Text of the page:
8 Matching Annotations
  1. Jan 2019
    1. allowing common connections to be made wirelessly

      This sounds a bit like “send” and “receive” in some (visual) programming languages and modular synths. But the fact that it’s based on common connections sounds quite clever.

    2. Your hardware modular rig is completely integrated,

      Only started playing with Bitwig’s HW/CV integration a few days ago but it’s easy to get inspired by this.

    3. Grid devices can be nested or layered along with other devices and your plug-ins,

      Thanks to training for Cycling ’74 Max, had a kind of micro-epiphany about encapsulation, a year or so ago. Nesting devices in one another sounds like a convenience but there’s a rather deep effect on workflow when you start arranging things in this way: you don’t have to worry about the internals of a box/patcher/module/device if you really know what you can expect out of it. Though some may take this for granted (after all, other modular systems have had it for quite a while), there’s something profound about getting modules that can include other modules. Especially when some of these are third-party plugins.

    4. all signals are interchangeable so any out port can be connected to any in port

      For those of us who’ve had to deal with distinctions between audio and control signals, this is actually pretty major. However, it’s already become something in modular synthesis. People who get started in Eurorack, for instance, may not need to worry nearly as much about different types of signals as those who used Csound or, more importantly for this marketing copy, Cycling ’74 Max.

    5. Try something crazy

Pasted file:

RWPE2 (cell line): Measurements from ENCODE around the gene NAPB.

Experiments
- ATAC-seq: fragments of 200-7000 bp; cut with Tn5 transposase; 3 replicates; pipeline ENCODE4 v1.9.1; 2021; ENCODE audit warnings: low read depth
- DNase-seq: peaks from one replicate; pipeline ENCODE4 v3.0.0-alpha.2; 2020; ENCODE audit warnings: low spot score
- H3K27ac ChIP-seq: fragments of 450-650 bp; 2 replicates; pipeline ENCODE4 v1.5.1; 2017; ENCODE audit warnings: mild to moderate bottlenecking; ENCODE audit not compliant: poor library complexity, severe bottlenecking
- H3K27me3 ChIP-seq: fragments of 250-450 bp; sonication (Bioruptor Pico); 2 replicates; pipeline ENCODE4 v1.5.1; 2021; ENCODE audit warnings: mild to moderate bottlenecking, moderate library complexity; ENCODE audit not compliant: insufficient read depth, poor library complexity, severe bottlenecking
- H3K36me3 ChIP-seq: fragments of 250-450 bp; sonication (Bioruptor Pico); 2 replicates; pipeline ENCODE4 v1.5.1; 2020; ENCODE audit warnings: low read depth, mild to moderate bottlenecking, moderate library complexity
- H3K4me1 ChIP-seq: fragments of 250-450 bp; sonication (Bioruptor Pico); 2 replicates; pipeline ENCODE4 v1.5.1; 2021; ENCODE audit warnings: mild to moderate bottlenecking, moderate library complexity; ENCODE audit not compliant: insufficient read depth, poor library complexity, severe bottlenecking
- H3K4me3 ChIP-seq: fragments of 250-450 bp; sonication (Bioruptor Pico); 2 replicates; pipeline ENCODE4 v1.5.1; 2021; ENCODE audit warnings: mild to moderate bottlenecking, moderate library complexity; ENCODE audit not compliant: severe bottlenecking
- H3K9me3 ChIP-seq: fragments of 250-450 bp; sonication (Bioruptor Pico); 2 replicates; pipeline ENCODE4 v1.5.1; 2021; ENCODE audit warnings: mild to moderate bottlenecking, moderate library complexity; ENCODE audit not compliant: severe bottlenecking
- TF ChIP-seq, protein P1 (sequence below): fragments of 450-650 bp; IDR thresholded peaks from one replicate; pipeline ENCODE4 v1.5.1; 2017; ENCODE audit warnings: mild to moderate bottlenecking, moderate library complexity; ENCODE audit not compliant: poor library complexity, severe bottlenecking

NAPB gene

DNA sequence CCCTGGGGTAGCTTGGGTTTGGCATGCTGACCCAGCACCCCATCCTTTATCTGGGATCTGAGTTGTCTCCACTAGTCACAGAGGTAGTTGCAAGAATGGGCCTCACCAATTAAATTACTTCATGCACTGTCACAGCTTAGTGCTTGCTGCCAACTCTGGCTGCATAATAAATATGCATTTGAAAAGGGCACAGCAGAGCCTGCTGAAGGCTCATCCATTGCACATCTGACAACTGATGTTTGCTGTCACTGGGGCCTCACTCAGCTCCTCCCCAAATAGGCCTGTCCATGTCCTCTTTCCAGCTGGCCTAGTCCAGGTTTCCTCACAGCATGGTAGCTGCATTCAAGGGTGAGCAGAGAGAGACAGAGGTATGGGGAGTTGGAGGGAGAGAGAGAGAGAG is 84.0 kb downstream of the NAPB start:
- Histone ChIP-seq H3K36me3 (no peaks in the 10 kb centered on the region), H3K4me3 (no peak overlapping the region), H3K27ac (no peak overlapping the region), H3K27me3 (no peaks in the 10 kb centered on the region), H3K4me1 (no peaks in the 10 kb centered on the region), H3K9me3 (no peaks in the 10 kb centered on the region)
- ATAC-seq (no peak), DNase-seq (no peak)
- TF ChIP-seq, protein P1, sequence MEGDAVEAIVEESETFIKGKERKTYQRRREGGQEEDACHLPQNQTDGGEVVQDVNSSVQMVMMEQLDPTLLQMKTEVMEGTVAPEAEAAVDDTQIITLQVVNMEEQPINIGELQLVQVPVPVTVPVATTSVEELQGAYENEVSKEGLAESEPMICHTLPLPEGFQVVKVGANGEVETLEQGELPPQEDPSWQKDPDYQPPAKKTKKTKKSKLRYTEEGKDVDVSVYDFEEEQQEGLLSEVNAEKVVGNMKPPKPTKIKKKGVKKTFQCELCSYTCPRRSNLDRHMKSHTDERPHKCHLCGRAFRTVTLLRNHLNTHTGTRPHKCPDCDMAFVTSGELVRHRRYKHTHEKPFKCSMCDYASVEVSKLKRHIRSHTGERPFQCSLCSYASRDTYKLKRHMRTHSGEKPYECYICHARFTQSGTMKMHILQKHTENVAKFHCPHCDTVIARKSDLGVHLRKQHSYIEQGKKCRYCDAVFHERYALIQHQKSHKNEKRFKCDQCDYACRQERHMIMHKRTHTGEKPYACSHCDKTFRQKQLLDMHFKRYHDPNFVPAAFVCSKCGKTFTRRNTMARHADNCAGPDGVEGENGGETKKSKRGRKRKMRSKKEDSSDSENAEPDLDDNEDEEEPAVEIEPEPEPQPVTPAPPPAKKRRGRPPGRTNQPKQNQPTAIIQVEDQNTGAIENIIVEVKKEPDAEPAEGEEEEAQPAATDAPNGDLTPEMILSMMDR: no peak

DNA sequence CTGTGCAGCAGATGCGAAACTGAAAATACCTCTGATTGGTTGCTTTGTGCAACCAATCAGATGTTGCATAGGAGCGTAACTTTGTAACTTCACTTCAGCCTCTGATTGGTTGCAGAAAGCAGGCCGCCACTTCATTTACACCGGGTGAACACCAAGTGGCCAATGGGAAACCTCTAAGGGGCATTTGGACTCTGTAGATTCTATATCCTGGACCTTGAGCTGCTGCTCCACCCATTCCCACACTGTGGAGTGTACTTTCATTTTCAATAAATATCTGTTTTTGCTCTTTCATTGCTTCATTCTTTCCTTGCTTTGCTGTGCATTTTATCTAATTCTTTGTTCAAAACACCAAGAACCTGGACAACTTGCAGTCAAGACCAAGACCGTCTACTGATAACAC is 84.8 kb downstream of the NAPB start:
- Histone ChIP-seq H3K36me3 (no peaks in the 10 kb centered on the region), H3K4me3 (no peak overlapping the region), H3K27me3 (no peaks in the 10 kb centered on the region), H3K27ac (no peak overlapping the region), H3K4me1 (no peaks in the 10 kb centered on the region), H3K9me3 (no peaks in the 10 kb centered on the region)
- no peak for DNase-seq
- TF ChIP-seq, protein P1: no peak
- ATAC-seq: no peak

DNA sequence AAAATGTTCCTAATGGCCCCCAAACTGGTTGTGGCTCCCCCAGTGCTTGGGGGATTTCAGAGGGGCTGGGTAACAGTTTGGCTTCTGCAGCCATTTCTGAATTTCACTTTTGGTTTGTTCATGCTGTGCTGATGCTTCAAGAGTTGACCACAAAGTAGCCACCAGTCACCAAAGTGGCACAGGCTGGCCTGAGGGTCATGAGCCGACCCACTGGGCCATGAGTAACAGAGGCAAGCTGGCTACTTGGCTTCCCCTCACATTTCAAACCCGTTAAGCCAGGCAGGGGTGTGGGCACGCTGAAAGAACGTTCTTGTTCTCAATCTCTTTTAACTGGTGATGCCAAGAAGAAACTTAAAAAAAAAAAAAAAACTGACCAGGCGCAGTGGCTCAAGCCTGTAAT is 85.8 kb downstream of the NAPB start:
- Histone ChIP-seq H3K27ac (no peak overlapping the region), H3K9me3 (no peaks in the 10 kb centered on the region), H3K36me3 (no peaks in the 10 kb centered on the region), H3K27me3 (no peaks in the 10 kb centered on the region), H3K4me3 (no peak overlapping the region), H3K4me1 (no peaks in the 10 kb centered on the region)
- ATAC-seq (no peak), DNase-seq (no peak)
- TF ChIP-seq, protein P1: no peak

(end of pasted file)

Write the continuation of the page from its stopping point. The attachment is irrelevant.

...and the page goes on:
DAWs typically don’t mesh so well with prototyping culture. When Ableton brought clip launching through Live, its flagship DAW, it had some of this effect: experiment with clips then play with them instead of just playing them. Of course, Cycling ’74 has been all about prototyping, long before Ableton bought the company. But “Max for Live” devices are closer to plugins in that users expect to just be able to use them, not have to create them from scratch. What this marketing copy is emphasizing is that this really is about getting a box of LEGO blocks, not just about getting a DIY kit to create your own instance of something which somebody else designed. The framing sure is specific.

    1. controllers that speak regular MIDI and MPE

      MPE support remains one of the distinctive features of Bitwig Studio since Ableton has yet to add it to Live, even after MPE became a standard. Maybe the connection to modularity isn’t clear to everyone. But it’s abundantly clear to ROLI and to some of us, musickers using DAW controllers and synths.

    2. As was hinted at from the star

      This is when “the other shoe dropped”. They planned this all along (since 2012). Hidden in plain sight was a more subtle strategy than people might have imagined.

    3. The Grid is based around ideas familiar to Bitwig Studio

      The continuity between these new modular features and the rest of the DAW’s workflow probably has unexpected consequences. Before getting information about BWS3, one might have thought that the “Native Modular System” promised since the first version might still be an add-on. What the marketing copy around this “killer feature” makes clear, it’s the result of a very deliberate process from the start and it’ll make for a qualitatively different workflow.